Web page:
Inter-state transactions A key challenge under the dual GST model concerns the taxation of inter-state supplies of goods and services. Given that the existing taxable events of manufacture and sale of goods under the present excise and VAT regimes respectively will no longer be relevant, it would be essential to draw up comprehensive rules for identifying the time and the place of supplies of goods and services in order to tax them appropriately. The problem is limited to the state GST on such inter-state supplies since the federal GST would, in any event, be charged and collected by the cederal government. Here again, it is understood that a specific Working Group has been formed within the EC to come up with recommendations on the taxation of such inter-state supplies. Since the Central Sales Tax, which is relevant for inter-state sales of goods, is scheduled to go down to zero with the introduction of the GST, and since there is presently no service tax at the state level, the final model of taxation of inter-state supplies of goods and services under the GST would need to evolve through a mature give-and-take approach between the Centre and the states in the EC. This consensual approach is key to a successful implementation of the GST.
Threshold levels It is well-recognised that GST is inherently a tax which only reasonably-sized businesses can comply with, for several reasons. Consequently, it is the universal practice to not extend the GST to taxpayers below a certain size. Hence, a key decision needs to be taken with respect to the threshold of turnover for dealers which would determine the cut-off for inclusion within the ambit of the GST. In India, this discussion is made complex because of the present varying levels of exemption threshold that exist under the federal excise and service tax as also under the state VAT regimes. The relevant threshold under excise is Rs 1.5 crore and that under service tax is Rs 10 lakh. As regards the state VAT, varying threshold exist ranging from Rs 10 lakh to Rs 20 lakh. There are serious equity considerations that need to be kept in mind and a final decision on threshold will inevitably be influenced by political compulsions.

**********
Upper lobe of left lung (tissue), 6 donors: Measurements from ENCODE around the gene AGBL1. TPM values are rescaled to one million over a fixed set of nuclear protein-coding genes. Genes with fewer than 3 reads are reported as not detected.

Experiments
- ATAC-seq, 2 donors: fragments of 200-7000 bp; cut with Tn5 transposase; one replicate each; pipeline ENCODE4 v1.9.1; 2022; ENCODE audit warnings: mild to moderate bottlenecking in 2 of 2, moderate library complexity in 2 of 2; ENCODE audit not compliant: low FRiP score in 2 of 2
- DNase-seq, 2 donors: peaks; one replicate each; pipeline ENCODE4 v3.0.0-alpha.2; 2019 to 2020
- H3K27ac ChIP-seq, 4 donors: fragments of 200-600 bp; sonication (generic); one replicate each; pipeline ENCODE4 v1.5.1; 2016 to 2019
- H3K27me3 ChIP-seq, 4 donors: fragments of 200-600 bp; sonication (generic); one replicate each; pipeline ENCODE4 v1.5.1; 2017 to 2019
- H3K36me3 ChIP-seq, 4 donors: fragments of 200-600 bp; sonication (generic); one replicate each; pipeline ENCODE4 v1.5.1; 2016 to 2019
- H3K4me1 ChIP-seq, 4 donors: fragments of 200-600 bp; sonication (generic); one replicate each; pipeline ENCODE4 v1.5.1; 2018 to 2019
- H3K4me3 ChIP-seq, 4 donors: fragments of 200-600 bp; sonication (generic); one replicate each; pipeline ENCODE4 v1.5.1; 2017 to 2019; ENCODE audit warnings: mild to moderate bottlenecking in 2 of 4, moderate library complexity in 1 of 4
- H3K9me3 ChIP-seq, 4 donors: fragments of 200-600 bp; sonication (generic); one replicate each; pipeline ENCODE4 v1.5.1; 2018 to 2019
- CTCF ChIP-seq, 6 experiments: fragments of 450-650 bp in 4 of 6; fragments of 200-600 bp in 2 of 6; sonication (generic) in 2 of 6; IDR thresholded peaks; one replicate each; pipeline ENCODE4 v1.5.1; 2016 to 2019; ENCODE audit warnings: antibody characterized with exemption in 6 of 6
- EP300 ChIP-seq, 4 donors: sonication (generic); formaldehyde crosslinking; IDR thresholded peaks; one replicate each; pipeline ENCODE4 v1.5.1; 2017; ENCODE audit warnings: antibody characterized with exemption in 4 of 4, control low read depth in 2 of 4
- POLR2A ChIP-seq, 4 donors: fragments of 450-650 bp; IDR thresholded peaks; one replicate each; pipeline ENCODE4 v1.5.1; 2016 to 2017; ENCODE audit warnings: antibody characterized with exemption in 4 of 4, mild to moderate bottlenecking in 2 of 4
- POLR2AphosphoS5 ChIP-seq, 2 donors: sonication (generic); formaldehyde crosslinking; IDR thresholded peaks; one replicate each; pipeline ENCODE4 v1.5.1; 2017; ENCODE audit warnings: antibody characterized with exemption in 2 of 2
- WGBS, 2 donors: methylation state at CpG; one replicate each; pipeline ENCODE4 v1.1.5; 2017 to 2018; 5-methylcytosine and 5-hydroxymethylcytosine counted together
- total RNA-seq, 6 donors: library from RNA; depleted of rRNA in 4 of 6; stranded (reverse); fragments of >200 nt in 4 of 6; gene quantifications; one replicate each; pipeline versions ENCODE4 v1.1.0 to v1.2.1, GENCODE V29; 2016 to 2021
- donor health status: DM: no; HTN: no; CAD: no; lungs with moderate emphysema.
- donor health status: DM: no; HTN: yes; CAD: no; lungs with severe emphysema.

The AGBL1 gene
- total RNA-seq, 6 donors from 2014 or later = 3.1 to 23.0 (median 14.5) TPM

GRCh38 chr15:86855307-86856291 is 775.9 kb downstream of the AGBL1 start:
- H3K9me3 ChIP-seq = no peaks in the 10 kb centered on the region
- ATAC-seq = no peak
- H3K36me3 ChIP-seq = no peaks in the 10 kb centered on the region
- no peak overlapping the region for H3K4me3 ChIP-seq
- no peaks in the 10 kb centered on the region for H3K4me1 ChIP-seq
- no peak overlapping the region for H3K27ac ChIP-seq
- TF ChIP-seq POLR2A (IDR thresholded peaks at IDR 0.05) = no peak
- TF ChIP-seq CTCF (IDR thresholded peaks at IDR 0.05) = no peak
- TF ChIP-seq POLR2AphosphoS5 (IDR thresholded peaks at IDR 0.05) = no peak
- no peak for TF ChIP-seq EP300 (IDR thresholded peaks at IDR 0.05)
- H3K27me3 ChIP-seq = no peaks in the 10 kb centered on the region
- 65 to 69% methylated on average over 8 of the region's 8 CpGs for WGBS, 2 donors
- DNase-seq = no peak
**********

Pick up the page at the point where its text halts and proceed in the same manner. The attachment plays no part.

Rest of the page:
IT-readiness It is, by now, quite clear that a successful implementation of the dual GST is based on substantive IT capability both at the tax administration level and at the taxpayer level. While efforts are going on to implement an all-India VAT data exchange and validation model called the TINSYS, significant additional investment required in either scaling up this system to cater to the GST or, alternatively, to put in place an entirely independent IT infrastructure to administer the tax.
Training Finally, since the dual GST is considerably different from the present indirect tax regime, a massive training initiative would be required at both federal and state levels to familiarise the respective administrations with the concepts and procedures of the dual GST. However, the task is not limited to technical training but also extends to a similar effort made to re-orient the attitude and approach of the tax administration in order to achieve a fundamental change in mindset. The knowledge and awareness of the GST, at both federal and state levels, at the staff and operational levels at present is almost non-existent and the challenge in regard to training is, thus, perhaps the most formidable of all that have been discussed in this article.
Therefore, while it is now universally acknowledged and recognized that the GST, in whatever form, should be introduced at the earliest as a fundamental fiscal reform measure, it appears unlikely that the dual GST will be introduced by April 2010. If we are really serious about the April 2010 deadline, policy makers, as also the tax administrations at the federal and state levels, need to be immediately galvanised into action under a clearly laid-out timetable for implementation. Perhaps Budget 2009 could play a role in this.